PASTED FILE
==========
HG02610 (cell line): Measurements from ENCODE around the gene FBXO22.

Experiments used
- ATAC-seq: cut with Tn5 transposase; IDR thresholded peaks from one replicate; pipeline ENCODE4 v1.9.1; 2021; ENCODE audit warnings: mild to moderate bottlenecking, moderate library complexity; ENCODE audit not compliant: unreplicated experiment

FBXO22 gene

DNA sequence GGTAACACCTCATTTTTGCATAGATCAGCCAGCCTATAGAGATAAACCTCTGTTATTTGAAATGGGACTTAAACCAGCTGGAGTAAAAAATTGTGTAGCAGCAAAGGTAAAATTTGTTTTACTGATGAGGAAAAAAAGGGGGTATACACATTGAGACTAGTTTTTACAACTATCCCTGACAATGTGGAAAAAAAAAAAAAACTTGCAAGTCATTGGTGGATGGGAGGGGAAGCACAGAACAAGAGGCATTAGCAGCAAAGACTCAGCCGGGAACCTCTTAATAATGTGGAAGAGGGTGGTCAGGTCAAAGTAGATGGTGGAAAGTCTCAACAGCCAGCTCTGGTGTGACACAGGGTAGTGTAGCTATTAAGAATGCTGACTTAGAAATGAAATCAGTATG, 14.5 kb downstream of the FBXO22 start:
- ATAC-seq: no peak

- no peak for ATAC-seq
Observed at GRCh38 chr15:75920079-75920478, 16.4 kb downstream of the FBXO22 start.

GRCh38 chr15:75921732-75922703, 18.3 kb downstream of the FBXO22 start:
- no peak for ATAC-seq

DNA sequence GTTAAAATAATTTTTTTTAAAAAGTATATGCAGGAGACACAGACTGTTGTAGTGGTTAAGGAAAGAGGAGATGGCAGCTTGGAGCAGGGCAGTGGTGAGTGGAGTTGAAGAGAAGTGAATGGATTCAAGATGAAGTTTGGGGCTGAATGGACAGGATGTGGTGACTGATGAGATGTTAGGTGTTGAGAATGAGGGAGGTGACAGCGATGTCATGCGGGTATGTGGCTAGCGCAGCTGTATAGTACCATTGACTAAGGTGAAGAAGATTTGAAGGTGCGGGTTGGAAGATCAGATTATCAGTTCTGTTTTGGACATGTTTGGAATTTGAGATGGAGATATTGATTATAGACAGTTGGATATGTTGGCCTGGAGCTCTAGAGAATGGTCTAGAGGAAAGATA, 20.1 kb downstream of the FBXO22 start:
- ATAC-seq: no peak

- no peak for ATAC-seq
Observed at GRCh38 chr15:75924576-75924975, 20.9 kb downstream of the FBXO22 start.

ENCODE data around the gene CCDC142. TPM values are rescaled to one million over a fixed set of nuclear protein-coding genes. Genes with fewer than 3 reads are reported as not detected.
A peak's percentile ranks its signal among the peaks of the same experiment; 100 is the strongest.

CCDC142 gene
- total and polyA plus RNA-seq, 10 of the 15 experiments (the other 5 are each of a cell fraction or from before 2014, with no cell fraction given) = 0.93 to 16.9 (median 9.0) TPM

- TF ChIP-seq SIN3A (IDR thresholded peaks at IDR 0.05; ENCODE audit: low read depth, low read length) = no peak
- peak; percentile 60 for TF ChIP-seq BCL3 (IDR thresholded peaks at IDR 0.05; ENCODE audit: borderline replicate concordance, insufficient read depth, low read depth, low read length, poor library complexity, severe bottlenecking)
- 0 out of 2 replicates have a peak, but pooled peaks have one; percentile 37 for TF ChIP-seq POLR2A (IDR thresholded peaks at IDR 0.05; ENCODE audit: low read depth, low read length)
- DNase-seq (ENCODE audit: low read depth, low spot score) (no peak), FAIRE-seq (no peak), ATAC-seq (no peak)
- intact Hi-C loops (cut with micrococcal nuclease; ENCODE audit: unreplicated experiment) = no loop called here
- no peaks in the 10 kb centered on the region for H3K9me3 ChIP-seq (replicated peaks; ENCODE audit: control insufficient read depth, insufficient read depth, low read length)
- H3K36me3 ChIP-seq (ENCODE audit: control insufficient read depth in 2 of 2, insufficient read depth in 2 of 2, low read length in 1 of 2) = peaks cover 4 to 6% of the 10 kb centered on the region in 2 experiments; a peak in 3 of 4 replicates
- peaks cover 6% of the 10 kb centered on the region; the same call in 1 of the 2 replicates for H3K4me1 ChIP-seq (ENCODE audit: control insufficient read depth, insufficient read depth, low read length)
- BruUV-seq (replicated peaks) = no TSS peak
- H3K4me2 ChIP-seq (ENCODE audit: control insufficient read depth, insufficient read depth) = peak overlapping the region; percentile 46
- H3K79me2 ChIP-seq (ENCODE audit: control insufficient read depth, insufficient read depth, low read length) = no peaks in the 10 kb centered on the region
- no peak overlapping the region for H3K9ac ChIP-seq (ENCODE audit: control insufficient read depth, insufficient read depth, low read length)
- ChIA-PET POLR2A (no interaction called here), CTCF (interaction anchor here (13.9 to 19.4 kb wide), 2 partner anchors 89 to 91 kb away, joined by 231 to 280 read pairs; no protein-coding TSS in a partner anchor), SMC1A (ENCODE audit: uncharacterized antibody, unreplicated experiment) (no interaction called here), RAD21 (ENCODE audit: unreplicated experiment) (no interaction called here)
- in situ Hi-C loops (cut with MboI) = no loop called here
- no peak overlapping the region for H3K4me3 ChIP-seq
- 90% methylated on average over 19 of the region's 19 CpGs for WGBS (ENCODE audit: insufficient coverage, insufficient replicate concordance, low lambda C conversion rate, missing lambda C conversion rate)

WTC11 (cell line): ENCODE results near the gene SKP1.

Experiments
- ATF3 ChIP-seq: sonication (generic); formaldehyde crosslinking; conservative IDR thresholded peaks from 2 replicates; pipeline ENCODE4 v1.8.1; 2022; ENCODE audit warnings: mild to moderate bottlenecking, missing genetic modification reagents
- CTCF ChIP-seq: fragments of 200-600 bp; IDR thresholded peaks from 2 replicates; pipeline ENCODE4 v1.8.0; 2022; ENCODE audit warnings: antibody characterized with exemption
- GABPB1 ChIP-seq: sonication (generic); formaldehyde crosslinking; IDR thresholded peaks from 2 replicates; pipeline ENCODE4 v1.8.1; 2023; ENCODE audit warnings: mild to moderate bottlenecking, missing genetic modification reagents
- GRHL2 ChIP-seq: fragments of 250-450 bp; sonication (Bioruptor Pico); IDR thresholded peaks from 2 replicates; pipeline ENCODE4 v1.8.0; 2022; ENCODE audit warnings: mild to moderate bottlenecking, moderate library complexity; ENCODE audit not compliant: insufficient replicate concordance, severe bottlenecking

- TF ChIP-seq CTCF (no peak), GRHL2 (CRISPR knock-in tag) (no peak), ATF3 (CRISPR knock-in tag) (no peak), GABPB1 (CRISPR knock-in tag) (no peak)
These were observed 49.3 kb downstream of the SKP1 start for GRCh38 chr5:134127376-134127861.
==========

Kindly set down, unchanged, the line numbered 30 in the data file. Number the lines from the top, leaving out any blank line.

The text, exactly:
- no peak overlapping the region for H3K9ac ChIP-seq (ENCODE audit: control insufficient read depth, insufficient read depth, low read length)